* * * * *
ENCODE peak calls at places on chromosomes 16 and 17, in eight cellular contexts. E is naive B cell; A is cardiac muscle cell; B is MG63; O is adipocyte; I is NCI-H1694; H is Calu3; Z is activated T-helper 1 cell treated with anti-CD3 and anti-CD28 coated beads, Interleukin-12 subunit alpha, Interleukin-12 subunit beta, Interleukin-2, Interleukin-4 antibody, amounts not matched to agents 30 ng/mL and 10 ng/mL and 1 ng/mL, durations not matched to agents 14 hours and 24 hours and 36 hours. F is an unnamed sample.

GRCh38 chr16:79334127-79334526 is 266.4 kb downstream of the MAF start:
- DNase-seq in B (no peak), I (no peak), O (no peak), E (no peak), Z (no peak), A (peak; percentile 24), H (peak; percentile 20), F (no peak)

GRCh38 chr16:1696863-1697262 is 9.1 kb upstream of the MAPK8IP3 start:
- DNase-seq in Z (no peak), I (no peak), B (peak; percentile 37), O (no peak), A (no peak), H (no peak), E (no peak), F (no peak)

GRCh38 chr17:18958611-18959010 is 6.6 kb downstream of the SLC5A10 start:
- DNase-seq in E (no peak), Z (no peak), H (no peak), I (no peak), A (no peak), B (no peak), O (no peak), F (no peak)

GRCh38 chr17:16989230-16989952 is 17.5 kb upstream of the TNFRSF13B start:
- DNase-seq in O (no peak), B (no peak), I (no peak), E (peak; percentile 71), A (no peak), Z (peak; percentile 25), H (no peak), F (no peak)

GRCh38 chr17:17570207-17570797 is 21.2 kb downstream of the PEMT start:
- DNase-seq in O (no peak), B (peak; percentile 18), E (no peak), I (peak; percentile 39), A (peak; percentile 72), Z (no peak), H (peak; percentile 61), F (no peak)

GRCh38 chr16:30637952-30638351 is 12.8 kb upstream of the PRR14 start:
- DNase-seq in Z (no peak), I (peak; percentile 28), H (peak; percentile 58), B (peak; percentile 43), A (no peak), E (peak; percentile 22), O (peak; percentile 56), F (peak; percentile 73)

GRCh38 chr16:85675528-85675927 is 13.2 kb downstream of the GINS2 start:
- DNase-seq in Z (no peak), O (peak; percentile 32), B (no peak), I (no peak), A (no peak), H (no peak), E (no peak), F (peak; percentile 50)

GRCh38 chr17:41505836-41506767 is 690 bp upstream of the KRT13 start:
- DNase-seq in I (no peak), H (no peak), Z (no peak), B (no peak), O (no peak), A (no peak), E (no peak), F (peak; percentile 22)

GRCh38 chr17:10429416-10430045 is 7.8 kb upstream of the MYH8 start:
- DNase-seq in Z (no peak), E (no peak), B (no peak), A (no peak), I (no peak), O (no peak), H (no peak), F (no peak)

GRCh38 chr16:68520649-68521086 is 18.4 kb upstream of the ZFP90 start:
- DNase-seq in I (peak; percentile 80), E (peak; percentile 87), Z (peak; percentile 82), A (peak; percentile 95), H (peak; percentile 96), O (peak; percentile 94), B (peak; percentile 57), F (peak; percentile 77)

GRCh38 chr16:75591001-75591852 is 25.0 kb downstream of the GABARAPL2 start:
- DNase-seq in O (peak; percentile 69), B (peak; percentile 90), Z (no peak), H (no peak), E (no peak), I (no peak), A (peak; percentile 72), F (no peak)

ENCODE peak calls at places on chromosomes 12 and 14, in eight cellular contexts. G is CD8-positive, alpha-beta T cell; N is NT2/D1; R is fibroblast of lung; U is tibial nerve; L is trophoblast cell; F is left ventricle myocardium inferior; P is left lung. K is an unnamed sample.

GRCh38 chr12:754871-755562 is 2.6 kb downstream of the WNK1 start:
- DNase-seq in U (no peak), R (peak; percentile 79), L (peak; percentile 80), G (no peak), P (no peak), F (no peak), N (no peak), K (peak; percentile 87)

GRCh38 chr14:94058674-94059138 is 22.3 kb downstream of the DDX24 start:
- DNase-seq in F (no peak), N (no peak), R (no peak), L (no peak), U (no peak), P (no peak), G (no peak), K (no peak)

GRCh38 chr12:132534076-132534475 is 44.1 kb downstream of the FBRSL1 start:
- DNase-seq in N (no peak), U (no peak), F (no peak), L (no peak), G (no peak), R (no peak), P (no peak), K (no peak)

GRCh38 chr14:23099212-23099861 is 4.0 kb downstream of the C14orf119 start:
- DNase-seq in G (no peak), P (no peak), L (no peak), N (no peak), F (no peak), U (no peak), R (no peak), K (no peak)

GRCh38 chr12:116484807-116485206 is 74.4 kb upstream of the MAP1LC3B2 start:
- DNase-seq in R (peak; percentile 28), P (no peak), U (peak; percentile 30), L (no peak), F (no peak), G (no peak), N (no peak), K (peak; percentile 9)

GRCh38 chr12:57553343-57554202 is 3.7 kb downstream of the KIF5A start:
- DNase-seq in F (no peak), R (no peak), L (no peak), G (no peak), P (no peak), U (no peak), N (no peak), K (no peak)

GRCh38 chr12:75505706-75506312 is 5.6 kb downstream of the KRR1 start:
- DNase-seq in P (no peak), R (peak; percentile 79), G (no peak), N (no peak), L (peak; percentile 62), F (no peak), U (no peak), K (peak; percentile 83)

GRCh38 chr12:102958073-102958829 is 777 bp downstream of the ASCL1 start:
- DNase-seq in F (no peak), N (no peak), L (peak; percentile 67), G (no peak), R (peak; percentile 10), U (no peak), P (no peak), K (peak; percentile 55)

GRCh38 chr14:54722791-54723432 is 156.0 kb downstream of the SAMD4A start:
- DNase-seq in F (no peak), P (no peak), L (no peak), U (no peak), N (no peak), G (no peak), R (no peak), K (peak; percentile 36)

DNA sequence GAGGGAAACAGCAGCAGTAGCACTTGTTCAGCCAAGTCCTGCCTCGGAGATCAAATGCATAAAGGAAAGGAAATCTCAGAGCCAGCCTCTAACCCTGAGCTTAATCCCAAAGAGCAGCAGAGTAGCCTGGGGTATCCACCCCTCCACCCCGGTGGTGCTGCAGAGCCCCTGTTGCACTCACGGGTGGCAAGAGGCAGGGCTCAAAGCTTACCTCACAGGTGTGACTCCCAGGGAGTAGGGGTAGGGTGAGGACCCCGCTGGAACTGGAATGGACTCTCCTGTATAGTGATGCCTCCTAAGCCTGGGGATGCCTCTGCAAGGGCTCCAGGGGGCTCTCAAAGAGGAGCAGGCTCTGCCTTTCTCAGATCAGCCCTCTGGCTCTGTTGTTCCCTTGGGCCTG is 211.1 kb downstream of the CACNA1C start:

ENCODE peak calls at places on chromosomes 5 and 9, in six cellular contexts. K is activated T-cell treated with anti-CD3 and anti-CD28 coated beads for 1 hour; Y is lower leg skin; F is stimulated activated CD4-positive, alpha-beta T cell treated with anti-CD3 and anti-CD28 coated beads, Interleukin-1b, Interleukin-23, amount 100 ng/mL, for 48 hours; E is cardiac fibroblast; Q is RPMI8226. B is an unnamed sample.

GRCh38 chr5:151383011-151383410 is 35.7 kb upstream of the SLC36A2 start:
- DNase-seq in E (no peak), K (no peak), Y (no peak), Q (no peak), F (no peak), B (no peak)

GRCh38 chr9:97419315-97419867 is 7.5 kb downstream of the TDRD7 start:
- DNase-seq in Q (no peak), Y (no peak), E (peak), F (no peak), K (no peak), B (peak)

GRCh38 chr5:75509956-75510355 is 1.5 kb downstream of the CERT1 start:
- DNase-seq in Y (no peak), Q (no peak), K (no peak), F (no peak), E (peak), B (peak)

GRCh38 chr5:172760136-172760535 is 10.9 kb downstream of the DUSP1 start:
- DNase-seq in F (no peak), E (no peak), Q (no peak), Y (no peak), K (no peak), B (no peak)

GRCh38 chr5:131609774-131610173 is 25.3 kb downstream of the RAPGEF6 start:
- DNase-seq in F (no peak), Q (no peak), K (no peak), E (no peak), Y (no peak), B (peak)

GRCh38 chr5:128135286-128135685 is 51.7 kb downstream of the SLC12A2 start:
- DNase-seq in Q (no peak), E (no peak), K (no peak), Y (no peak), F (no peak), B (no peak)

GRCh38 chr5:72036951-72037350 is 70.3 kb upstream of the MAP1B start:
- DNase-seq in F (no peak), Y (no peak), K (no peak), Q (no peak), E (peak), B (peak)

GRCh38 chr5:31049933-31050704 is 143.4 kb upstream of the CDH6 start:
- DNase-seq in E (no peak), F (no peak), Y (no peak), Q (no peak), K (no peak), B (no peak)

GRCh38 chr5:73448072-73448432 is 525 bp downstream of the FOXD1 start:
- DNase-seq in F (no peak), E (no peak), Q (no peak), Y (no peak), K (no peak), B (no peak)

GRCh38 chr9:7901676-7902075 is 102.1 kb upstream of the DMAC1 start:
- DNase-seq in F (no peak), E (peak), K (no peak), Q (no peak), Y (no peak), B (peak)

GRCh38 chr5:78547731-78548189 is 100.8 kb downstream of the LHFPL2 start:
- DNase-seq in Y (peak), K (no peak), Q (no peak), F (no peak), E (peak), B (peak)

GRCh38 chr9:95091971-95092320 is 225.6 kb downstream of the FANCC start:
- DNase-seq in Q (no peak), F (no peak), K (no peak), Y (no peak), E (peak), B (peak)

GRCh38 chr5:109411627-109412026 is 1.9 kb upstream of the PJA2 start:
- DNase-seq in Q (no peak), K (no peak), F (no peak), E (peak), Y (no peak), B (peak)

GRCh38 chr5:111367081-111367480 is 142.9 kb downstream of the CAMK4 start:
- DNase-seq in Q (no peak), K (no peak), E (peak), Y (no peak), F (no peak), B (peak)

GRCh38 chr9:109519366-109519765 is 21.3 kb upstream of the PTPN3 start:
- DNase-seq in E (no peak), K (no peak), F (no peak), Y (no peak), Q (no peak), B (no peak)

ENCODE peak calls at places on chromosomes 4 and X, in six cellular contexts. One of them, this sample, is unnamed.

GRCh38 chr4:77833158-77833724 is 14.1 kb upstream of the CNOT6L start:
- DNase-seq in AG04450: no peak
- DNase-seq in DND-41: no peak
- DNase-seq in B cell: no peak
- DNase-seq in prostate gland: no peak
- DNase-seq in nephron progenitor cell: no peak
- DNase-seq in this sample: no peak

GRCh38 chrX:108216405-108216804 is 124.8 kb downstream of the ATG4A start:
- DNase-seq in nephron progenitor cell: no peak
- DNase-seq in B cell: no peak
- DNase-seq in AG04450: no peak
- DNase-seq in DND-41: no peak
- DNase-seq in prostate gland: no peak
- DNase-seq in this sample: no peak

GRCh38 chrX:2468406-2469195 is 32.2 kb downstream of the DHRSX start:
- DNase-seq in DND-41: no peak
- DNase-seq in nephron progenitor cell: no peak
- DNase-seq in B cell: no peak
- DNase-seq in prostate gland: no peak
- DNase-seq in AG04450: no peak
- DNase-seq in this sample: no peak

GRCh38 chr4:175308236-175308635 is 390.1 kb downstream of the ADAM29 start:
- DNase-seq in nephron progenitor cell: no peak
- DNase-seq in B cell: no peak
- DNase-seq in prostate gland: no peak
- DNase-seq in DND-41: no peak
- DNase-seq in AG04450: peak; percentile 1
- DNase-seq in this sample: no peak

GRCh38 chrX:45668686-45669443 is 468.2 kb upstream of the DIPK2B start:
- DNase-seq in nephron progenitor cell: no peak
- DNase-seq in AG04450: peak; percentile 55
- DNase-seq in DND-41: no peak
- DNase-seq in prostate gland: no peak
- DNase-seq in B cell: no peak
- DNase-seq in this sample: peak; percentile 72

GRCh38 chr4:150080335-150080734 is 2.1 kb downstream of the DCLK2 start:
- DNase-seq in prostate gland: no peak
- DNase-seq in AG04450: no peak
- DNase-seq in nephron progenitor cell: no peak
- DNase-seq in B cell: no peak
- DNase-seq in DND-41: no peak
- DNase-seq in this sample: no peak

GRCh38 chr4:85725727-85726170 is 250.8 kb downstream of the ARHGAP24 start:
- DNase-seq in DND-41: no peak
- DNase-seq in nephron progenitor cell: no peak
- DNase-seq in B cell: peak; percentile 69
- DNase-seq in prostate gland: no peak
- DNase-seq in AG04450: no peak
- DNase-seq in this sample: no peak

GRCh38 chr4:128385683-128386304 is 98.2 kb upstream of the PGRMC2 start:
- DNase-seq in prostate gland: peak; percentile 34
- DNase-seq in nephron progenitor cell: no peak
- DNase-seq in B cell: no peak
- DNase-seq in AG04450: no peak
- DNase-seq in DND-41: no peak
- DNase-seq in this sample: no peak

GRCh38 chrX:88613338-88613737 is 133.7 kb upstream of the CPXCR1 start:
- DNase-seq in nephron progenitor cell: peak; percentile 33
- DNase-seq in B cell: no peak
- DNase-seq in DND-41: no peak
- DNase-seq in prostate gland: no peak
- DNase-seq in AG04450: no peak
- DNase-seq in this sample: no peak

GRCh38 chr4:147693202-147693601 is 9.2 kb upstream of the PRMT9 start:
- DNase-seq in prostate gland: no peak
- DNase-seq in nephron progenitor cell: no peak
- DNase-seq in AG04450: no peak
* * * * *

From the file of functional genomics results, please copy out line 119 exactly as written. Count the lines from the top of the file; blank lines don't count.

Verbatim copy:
- DNase-seq in DND-41: no peak